Technical interviews at large tech companies such as Facebook, Google, Netflix etc … will test your understanding of fundamental Computer Science techniques.
Bit manipulation questions come up frequently and are intended to test one’s fluency with working with unary bit operators such as: ^ (xor), | (or), & (and), << (left shift), >> (right shift), ~ (not).
For example to check if the 3rd bit of the integer 7 is set (7 is represented as 0111 in binary), all we have to do is the following: (0111) & (1 << 2).
The operation (1 << 2) tells us that we are shifting the integer 0001, two positions to the left, so that it becomes 0100 and the 1 occupies the third position from the right. Then we use the bitwise AND operator, &, to check whether we have a non-zero value: 0111 & 0100 = 0100. This tells us the third bit is set.
So the general formula to determine if the ith bit is on for an integer x, is x & (1 << i-1).
In most interview questions bit manipulation will be simply a tool that we can use to solve a problem and it may not be obvious the question is asking for bit manipulation from the question itself.
Let's look at an example problem. We have an M x N matrix made up of 0s and 1s where 0 (represents dead) and 1 (represents live). Each cell interacts with all of its eight neighbors (horizontal, diagonal, vertical) according to the following rules:
A live cell with < 2 live neighbors dies
A live cell with 2 or 3 live neighbors lives
A live cell with > 3 neighbors dies
A dead cell with 3 live neighbors becomes alive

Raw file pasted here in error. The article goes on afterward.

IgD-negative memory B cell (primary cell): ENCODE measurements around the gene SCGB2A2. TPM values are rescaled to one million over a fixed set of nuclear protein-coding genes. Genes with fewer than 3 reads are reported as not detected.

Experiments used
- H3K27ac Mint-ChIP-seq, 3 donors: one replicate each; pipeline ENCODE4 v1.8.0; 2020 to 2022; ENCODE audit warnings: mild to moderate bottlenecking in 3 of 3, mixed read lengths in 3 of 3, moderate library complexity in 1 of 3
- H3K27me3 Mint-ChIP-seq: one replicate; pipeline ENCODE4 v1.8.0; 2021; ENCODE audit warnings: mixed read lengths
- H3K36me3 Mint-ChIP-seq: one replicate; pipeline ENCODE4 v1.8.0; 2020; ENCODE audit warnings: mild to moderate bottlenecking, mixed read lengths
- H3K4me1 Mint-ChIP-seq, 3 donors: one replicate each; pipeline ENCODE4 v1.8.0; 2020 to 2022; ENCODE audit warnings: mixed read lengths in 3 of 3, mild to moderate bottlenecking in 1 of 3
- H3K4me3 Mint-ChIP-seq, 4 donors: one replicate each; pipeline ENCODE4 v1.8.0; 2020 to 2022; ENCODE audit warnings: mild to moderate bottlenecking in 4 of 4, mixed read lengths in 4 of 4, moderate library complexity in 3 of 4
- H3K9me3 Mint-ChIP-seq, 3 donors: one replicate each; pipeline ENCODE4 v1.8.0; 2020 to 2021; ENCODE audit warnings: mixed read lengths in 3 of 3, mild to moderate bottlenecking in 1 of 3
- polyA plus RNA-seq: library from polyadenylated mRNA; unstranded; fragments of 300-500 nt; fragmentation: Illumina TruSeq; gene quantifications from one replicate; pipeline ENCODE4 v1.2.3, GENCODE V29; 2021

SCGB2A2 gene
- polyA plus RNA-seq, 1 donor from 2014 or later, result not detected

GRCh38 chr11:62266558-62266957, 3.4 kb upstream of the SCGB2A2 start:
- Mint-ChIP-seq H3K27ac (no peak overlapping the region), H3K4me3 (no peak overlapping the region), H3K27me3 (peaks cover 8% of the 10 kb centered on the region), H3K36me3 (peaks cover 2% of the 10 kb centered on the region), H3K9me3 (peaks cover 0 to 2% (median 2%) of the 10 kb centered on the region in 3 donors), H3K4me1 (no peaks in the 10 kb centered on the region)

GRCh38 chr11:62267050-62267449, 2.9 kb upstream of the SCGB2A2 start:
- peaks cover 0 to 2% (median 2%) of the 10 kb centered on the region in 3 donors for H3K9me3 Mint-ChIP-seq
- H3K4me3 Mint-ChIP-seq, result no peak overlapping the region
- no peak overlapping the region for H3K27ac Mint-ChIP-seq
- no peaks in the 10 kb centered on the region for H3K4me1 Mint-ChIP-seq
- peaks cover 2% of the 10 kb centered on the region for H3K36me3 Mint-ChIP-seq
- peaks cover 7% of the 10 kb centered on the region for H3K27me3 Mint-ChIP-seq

This question asks us to compute the next state of the matrix without utilizing another matrix.
The key insight to solve this problem is to realize that each cell utilizes exactly a single bit to store information even though each cell is made up of 32-bit integers. Thus we can solve this problem by storing the next state in the second least significant bit position and when we are done processing every cell we can shift the value in the second bit back to the least significant bit and return the answer in the original matrix we were given. The solution follows below.
Observe that in line 19 n the number of neighbors and we perform a bitwise OR (|) with the value. If we have a live cell denoted by the integer 1, 01 then the bitwise or of n=2, 10 or n=3 11 and 1 will always be three and we set the second bit by adding 2. For a dead cell, 00, we set the second bit only if the count is n=3, 11 which will result in a value of three when we do 00 | 11.
Finally we move the second bit values to the first bit and place the matrix in its final position.